Review Summary: An international love affair
Artists collaborations are a weird deal. More often than we would like to admit, the result does not accomplish anything that the individual artists/bands haven't previously done on their own. Mind you, not all releases are meant to change the game, yet collaborations have the unfortunate habit to deliver an outcome that is nothing more than two EPs mashed together. Less frequently, collaborations can offer absolute bizarre bordering on the offensively bad, as Lulu
did back in its day. In some extremely rare occasions, a collaboration aims at using all operating forces to push the notion of genres to its very limit. Keleketla is of that ilk, bringing together an All-Star crew from different horizons to come up with their very own take on modern music.
Let's first tap into the band's foundations and its multicultural origins. First destination: Johannesburg, South Africa. Multimedia library and community arts space Keleketla - meaning "call and response" - was created in 2008 as a space to host art exhibitions and musical performances, the underlying goal of the library being to support local arts. When the project of creating a South African music compilation came up, Keleketla founders contacted British band Coldcut to direct the project. Off we go to destination number two: London. As the British capital was already known for its central place among modern Afro-centric jazz, Coldcut's flair for mixing African music with typically Western genres such as house and breakbeat helped to cement the partnership between the two countries. Back-and-forth recording sessions between the two cities forged the record as it is, thanks to contributions from the late Tony Allen, London-based saxophonist Shabaka Hutchings, South African rapper Yugen Blakrok, and Brooklyn afrobeat band Antibalas. Now we can finally skyrocket to destination number three: the g r o o v e
Groovy bangers are indeed the record's main asset, built as much by paying loads of respect to traditional African music as by embracing more modern forms of music. As the project's name indicates, and as Johannesburg and London witnessed multiple back-and-forths for the album to be created, call and response are the major components of the band's sound. These interactions occur on various levels, whether it’s in the way legendary drummer Tony Allen kickstarts opener "Future Toyi Toyi" by blasting polyrhythms along with South African rap collective Sounds of the Sound, or how Fela Kuti-inspired Antibalas plays along with Hutchings' furious solos on "International Love Affair". The quite deftly titled tune is yet another clear demonstration of the album's purpose, playfully incorporating jazz, dub, electronic - courtesy of Coldcut - into a communal and multilingual effort. The British band’s dense electronics are a major component of the call and response, setting up mechanical foundations on top of which the musicians’ organic acoustics can playfully answer their own musical vision. A great example of such exchange is closer “Swift Gathering” where these electronics lead a swift gathering of saxophone and electronics.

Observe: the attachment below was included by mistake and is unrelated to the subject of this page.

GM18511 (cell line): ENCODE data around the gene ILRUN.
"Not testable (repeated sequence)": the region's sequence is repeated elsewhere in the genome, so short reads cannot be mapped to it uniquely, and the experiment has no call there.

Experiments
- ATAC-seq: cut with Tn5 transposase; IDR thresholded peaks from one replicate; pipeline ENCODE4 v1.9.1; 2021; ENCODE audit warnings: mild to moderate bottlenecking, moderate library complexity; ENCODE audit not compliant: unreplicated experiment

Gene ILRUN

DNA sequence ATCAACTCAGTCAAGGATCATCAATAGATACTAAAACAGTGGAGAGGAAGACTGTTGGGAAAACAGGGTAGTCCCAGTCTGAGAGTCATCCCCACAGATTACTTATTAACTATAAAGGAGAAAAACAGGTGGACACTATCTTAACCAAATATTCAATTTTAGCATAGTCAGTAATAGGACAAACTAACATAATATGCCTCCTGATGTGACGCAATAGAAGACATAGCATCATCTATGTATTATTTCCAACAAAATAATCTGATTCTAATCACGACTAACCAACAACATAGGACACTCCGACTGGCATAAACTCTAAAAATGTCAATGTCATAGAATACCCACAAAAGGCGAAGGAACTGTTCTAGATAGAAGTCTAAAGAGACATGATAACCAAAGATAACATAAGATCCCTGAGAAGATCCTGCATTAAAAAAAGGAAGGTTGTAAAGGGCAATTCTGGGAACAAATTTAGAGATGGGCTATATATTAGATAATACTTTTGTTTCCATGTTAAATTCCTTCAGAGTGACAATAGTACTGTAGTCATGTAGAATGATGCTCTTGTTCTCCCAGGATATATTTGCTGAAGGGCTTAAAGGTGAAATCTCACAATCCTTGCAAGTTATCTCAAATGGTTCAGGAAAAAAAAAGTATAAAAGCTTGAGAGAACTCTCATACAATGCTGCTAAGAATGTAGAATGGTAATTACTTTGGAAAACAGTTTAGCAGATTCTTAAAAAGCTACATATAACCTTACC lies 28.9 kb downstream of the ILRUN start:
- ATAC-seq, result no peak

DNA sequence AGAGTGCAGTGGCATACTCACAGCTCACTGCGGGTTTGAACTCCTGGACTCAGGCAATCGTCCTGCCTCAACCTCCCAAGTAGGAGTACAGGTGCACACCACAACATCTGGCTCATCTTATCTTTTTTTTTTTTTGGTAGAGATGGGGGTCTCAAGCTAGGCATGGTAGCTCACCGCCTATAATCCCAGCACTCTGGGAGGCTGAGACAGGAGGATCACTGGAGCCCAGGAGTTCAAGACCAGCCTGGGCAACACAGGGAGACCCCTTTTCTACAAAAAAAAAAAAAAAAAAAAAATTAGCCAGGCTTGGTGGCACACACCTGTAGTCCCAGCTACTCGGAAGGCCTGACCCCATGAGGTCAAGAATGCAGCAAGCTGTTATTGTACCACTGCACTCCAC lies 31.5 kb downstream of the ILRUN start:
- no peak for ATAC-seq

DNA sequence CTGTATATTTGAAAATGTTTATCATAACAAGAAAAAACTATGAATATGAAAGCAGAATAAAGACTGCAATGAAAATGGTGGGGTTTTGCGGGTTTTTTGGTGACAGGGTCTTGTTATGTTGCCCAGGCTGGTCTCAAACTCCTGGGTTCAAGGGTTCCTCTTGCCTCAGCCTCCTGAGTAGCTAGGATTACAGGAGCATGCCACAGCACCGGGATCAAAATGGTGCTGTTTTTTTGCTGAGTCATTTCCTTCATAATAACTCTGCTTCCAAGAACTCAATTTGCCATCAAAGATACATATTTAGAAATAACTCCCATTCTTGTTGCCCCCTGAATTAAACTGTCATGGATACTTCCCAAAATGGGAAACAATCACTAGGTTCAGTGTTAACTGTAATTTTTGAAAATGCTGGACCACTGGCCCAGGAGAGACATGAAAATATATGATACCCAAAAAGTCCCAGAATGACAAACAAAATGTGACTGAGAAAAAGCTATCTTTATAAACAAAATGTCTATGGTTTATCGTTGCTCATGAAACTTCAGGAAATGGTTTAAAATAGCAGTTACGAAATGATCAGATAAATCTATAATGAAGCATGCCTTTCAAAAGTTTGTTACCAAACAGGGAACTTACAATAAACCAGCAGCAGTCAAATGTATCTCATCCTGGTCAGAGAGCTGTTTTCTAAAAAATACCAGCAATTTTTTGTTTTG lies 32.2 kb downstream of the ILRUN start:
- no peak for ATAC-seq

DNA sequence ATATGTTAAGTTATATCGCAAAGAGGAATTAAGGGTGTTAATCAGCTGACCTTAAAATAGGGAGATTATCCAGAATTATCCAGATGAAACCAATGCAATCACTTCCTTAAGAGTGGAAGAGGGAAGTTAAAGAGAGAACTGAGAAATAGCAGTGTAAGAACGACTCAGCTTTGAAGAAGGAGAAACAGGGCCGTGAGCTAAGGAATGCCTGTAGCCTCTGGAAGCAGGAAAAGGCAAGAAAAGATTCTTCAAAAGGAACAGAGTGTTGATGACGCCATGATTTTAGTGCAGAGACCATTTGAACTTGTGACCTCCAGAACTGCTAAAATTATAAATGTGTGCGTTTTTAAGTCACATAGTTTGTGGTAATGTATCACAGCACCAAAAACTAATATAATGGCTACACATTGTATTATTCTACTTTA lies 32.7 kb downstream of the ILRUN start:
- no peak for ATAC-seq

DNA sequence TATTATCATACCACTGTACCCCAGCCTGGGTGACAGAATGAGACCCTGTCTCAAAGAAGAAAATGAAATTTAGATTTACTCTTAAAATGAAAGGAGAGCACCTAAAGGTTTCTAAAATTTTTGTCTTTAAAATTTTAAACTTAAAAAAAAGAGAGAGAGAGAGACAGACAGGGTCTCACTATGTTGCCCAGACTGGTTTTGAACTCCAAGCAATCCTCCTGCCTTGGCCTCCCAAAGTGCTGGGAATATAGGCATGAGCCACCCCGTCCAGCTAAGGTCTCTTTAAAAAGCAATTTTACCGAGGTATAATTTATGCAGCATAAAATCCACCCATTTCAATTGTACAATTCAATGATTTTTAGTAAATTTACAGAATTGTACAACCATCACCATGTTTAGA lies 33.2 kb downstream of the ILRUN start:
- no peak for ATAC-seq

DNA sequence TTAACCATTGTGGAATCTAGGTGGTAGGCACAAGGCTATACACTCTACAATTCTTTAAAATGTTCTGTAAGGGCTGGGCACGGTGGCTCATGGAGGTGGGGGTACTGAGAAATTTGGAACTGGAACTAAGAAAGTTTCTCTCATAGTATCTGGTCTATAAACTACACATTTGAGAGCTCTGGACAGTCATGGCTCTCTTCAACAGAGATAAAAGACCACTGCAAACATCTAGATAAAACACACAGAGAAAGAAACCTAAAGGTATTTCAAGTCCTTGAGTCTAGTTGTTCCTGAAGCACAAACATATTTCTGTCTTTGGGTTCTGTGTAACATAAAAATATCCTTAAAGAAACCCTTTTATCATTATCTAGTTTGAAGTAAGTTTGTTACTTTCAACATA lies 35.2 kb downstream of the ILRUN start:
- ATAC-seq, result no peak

However, no track accomplishes this fusion tour de force as cleanly as does "Crystallise". The reason why it is one of the most forward-thinking pieces of 2020 music lies in how it does not eschew welcoming all of its authors' influences to come up as a unique take on the state of today's music. Taking all the different elements revealed beforehand and smashing them together, "Crystallise" sees Coldcut’s wobbling electronic basses lay the ground for the interplay between turntablist DeeJay Random's scratches and Osborn and Hutchings' sax lines. The track's real star, however, is South African vocalist Yugen Blakrok, rapping about communal memory and spirituality. As she provides vocals about community, the music at play is echoing her lyrics in a powerful crescendo of swaying electronics and piercing sax-led jazz.
Keleketla is indeed not without a message: on top of the massive rally call that the record represents thanks to songs like "International Love Affair" or "Crystallise", it also contains an insurrectional subtext. "Papua Merdeka" is the theatre of West Papua independence speeches sung by The Lani Brothers, while "Future Toyi Toyi" sees hip-hop activists Soundz of the South chant a revolutionary tune. In a way, it had to be like that: from the record's international origins to the explicit readiness to finding musical connections, everything screams cohesion and community. Expressing its call-and-response message through its recording sessions, musicality, and lyrics, Keleketla offers a glimpse into what's to happen. Different people from different horizons come together and blend their respective influences into a cohesive set that appeals beyond the musical scope. Is it the future of music? That's too bold of a take to claim. We should consider this record as an inclination, a template to work on for achieving true works of community and diversity. Let’s all embrace the call-and-response philosophy, and let’s all fall into an international love affair.